Ha. Mee’s ‘whining’ comment made me laugh. It’s tit for tat, right? The Americans make it hard for the Russians so the Russians return the favour, right? It’s virtually impossible to generalise the visa acquisition process, regardless of the visa – it’s different for different nationalities & it also depends on where the visa is being applied for. As an Irish passport holder I recently (only in the last few weeks) have applied and acquired both Russian & Indian visas in Seoul, South Korea, both without too much hassle. But that’s not to say I wouldn’t have problems elsewhere… or that an American, for example, would have a harder time of it in Seoul (very likely). In my experience it’s Americans that have the most hoops to jump though for most visas… which is fine by me because it makes my chore of getting visas seem somewhat easier!

    • ElizabethJ_Bird says:

      Hi Dave- I think you are correct – in many cases countries match each others visa requirements. I know thats the case for the work visa situation between the US and pretty much ever other country.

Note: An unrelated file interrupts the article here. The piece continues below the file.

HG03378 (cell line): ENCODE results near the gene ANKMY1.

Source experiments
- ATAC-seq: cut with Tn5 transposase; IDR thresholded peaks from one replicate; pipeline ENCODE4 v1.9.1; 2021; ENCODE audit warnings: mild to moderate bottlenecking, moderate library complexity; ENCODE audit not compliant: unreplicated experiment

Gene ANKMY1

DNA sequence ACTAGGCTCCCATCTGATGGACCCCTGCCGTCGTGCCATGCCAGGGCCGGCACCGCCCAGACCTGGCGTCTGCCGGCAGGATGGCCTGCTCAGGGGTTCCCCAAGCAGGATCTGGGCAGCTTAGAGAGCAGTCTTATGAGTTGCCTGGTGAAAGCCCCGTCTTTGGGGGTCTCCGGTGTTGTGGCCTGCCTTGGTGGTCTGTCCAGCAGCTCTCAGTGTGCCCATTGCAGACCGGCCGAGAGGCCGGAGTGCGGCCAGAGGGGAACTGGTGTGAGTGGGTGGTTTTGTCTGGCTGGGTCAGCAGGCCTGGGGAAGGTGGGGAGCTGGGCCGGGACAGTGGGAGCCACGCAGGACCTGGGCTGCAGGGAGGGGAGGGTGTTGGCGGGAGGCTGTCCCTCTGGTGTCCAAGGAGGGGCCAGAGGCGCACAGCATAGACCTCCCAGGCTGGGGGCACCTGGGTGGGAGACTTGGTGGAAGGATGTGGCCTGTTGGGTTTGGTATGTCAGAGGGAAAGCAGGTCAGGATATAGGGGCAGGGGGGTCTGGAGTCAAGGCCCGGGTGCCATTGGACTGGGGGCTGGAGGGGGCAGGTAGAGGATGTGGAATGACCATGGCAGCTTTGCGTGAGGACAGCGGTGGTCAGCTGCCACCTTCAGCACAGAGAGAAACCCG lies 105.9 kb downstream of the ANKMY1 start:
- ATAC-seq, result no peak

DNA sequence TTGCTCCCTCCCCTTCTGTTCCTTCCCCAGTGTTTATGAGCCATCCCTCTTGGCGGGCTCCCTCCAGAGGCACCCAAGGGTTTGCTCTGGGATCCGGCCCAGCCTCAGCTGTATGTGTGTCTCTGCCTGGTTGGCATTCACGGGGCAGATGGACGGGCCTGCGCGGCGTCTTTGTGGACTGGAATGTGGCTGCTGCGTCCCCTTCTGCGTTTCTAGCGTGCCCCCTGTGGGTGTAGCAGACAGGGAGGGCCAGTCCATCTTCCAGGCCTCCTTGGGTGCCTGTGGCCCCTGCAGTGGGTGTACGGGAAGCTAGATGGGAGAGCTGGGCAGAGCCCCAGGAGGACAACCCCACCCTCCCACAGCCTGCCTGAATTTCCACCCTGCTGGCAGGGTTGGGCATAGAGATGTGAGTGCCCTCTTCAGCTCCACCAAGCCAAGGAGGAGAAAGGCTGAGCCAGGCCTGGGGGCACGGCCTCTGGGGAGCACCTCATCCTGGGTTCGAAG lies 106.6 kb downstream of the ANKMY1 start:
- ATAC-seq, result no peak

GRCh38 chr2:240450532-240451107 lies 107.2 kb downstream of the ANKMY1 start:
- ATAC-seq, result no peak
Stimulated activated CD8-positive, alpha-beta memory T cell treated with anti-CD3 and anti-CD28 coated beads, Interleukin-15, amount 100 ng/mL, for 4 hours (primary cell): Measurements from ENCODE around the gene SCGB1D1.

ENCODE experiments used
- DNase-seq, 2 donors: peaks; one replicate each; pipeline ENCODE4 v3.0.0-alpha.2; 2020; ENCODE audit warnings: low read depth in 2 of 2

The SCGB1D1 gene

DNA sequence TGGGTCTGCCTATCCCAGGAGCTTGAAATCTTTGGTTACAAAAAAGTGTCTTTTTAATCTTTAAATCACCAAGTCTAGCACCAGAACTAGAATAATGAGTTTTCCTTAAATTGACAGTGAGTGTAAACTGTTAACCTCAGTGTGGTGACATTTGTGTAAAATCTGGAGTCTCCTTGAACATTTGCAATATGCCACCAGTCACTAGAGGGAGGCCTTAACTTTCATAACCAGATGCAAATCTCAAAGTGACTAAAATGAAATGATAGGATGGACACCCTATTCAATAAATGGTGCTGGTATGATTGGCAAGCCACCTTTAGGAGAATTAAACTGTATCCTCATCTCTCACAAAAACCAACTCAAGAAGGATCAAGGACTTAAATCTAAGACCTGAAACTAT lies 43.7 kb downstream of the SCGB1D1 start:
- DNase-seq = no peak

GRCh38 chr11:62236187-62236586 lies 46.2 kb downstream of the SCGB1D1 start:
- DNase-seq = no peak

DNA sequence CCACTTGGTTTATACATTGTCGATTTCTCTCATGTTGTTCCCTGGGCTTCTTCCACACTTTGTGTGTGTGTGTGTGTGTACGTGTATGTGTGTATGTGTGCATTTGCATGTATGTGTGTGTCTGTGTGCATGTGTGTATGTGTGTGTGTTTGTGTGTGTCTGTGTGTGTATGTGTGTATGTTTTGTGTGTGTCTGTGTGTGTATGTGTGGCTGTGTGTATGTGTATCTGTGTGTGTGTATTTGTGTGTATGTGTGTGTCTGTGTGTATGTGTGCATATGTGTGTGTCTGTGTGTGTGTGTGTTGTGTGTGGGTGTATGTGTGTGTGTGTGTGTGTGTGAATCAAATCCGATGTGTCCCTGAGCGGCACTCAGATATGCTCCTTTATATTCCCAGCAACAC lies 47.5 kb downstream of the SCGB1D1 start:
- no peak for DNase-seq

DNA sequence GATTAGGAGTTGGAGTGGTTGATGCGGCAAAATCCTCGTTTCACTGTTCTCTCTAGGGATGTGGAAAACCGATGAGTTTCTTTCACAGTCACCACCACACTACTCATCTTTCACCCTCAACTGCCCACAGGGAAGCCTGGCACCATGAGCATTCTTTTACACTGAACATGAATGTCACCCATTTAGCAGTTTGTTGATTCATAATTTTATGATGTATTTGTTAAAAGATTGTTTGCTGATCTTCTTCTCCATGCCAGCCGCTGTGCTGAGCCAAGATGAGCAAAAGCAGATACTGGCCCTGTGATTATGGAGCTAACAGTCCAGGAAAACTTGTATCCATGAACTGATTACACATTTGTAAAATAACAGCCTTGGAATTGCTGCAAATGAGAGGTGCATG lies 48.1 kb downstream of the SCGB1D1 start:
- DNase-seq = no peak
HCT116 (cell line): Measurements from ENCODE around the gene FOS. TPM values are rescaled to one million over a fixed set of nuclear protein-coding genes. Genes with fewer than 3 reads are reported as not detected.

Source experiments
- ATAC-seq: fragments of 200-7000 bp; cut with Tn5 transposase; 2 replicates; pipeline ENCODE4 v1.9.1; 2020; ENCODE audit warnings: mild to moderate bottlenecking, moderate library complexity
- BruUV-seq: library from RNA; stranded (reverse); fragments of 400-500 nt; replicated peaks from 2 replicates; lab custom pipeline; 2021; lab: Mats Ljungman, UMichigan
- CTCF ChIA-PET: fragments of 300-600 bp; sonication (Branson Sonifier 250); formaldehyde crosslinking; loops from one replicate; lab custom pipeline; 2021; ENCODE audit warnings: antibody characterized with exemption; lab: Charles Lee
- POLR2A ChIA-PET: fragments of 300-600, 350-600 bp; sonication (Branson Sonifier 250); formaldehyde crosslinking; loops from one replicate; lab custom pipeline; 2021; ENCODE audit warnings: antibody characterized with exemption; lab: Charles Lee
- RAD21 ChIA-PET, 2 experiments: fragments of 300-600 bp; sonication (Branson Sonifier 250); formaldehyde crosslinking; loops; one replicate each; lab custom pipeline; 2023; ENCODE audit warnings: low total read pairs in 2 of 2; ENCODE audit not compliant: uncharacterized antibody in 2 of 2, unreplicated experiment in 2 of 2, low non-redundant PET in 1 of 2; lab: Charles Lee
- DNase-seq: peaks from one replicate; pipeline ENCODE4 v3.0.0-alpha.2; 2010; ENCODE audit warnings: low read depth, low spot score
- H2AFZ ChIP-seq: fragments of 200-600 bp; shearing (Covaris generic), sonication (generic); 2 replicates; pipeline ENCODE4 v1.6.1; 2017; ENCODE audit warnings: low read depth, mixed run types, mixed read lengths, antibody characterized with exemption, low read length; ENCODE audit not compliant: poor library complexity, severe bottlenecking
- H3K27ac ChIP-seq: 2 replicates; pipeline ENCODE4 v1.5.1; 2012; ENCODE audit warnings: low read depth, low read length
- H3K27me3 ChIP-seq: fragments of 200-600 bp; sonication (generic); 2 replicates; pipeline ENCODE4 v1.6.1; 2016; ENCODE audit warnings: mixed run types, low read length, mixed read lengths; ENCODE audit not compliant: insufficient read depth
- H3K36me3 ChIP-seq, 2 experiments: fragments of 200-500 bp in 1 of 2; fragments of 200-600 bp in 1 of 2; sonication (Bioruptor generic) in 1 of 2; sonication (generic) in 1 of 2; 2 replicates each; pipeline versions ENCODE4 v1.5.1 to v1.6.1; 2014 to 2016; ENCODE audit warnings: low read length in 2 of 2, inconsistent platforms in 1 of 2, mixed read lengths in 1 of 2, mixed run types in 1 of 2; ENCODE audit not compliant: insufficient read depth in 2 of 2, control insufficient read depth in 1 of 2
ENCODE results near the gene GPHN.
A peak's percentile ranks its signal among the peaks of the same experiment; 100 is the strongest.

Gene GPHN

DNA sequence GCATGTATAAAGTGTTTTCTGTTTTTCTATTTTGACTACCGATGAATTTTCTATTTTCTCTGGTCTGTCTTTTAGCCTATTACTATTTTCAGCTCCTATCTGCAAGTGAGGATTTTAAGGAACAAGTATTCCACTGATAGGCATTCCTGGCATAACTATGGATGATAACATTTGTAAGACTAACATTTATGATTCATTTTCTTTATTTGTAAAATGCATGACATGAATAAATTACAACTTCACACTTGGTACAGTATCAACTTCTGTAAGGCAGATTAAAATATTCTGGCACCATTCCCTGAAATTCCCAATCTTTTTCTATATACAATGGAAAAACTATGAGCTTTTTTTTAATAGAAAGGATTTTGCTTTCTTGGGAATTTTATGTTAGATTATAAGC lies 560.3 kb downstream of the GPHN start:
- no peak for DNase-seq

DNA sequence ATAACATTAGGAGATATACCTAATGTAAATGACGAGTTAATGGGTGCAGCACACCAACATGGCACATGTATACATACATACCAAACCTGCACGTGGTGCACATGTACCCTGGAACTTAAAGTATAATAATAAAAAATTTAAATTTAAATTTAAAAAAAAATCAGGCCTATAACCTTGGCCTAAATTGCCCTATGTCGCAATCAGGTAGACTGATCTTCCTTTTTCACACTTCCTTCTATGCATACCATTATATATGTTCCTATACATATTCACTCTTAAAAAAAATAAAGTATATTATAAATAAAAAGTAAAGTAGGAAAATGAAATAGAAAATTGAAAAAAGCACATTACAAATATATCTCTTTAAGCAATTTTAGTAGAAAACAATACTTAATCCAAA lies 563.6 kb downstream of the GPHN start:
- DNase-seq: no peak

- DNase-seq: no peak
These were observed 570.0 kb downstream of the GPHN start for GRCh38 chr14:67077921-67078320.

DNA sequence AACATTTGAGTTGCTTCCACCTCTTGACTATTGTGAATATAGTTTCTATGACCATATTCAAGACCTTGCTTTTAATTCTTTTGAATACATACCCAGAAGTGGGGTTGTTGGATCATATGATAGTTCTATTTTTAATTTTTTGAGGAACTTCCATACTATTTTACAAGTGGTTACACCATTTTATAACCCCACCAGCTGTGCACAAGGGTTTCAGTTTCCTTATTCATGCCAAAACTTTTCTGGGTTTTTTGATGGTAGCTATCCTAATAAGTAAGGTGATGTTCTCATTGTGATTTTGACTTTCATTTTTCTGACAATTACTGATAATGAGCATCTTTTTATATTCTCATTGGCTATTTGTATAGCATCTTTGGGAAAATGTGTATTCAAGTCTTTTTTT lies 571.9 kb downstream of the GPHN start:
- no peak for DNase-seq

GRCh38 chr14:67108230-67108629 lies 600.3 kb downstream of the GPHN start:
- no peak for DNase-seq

• Rob says:

      @Dave: It’s not always true that it’s harder for Americans. I have dual nationality and this spring the “buy it at the airport” visa for Turkey was US$20 for Americans and US$50 for Canadians. I recall wondering what Canada had done to piss off the Turks as I pulled out my US passport….

    • mee says:

      I also disagree that it’s harder for Americans. For a few countries probably, but not for most countries in the world. Try holding a third-world country passport. Getting into any first-world countries is a bitch.

      • ElizabethJ_Bird says:

        I obviously only have the experience as an American so I can’t compare. I know that many citizens of other nationalities must suffer through much more red tape than I had too.

  4. Rob says:

    I despise visa paperwork and expense. I could see Russia being interesting, but India and China are just dirty, filthy masses of people. There are nice places to which you can escape in each country, but getting to them is pretty disgusting. Even my friends who intentionally go to those countries admit that the trip is 75% tolerating the disgusting cities, food and people and 25% “wow, this is really nice..”

    • ElizabethJ_Bird says:

      I’ve heard very conflicting opinions about visiting both countries. Many people love India and China and swear they are the best places to visit. Others, like yourself, have had bad experiences. I’m interested to see how I end up liking both.